header2Walter Segal Self Build Trustheader2




The life and death of buildings

pvale1As many self builders come to realise the business of completing a building can become an infinitely extended process. This need not be a subject for concern or disenchantment, rather it is better to see the construction, use and eventual disposal of a building as parts of a continuum: different but complementary aspects of its life-cycle.

Most buildings exhibit signs of how they have been altered and adapted by their occupant or occupants over time. Such changes are brought about in response to the different needs, uses or fashions that have affected its users. A good, wholesome building can adapt readily to these changing demands, becoming more interesting and satisfying to behold and to use as time goes by. A poor one will be awkward or expensive to adapt and eventually will be better demolished and replaced rather than re-used. In ecological terms this is wasteful of both materials and energy.

The periodic maintenance required of any building is an integral aspect of the life cycle of the building, and so is something to be carried out routinely and regularly rather than only in response to something going wrong. Having participated in the design and construction of their houses, self builders are generally far better placed than most householders not only to see where maintenance is required but also to carry it out themselves, promptly and economically.

Furthermore, the long term maintenance and future adaptability of a building should be considered from the earliest design stages and then throughout the construction period. Buildings should be designed to minimise maintenance, but inevitably some will be required, and this should be able to be carried out safely and easily using simple, economical and readily available components and materials. You should ensure that particularly vulnerable areas are capable of regular inspection and give easy and safe access for cleaning and repairs (for instance by building in ladder fixings).

When changing needs call for adaptation a good, wholesome building allows alterations to be made easily and economically and with minimal disturbance to the essential fabric. Changes to the services, the cabling, pipework and so on can be done without interference with the finish of the building. Internal alterations to rooms, and to door and window openings, can be carried out without affecting the main structure. External alterations, extensions and additions should be as easy as possible to make.

Eventually, even allowing for periodic adaptation and assuming regular and preventative maintenance, most buildings will reach the end of their usefulness and will be required to be demolished, with the land then being used for some other purpose. Ideally the old building should be capable of being dismantled piece by piece with minimal damage to the individual components, so that they can be directly re-used in subsequent projects. Those components that cannot be directly re-used should be capable of being recycled to provide the raw materials for new products, or as a final option, be readily disposed of in a way that releases no toxins into the environment, but that breaks down naturally to provide benign organic or inorganic matter.

Such possibilities depend on the choices made at the very earliest stages in the design and specification of the building. It may seem rather perverse to be anticipating the eventual demise of a building that is not yet started, but this is what is required if an holistic approach is to be taken to the design, construction, use and eventual demolition of a structure. By considering all these aspects of the life cycle of the building together, certain themes will re-occur: flexibility, adaptability, extendibility, repairability and replaceability that will allow the building to be reponsive to the changing needs of its users and to have minimal impact on the wider environment.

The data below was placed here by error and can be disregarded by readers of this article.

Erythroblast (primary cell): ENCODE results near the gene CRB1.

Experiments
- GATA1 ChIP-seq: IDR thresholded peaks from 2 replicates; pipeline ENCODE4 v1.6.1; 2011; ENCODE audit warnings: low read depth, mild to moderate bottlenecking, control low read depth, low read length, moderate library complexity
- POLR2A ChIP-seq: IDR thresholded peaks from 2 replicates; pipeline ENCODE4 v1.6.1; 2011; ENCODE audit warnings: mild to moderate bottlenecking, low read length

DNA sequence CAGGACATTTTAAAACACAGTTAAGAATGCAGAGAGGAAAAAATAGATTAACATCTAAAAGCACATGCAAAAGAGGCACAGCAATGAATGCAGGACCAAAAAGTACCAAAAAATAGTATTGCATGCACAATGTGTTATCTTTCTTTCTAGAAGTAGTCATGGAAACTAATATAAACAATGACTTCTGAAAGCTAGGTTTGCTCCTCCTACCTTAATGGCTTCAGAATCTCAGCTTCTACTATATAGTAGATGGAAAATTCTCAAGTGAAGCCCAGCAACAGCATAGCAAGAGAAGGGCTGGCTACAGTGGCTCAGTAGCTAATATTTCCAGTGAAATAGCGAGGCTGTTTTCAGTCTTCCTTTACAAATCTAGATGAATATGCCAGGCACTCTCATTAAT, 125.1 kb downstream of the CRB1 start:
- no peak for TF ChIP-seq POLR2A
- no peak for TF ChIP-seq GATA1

With the passing of a building aim to leave the site that it occupied in no worse a condition than it enjoyed before the construction began. The legacy of a good building will be an enhanced environment, an improved landscape, suitable drainage, and perhaps increased shelter. Above all it will live on as a happy memory in the minds of all those who had the chance to use it.


  • Design and build to allow for future inspection and access for repairs. Photograph the building under construction, this will provide a very useful record for use during later works. it will also show how the building is ageing and highlight areas of future maintenance.
  • Compile a manual of routine repairs and when they were carried out. This might also contain service guarantees and references for future suppliers.
  • Choose products that can be repaired. Do not assume that products marketed as ‘low maintenance’ will never require looking after. Some of them are actually very difficult to maintain and are really designed to be discarded if they become degraded.
  • If materials are bolted or screwed together they are easier to dismantle than those that are nailed or glued. Similarly, soft mortars make masonry easier to re-use than hard, cement-based products.
  • Untreated organic materials such as timber, straw, cellulose or wool will decompose safely when no longer required. If properly incorporated into a building, they are durable enough. Avoid timber treated with toxic chemicals as is difficult to dispose of safely.
  • Minimise the use of highly processed materials particularly those that rely on finite resources, generate toxic by-products or require high energy inputs in their manufacture. where these elements are used e.g. metal pipework or cabling, incorporate them into the building in such a way as to make their eventual removal and re-use as easy as possible.


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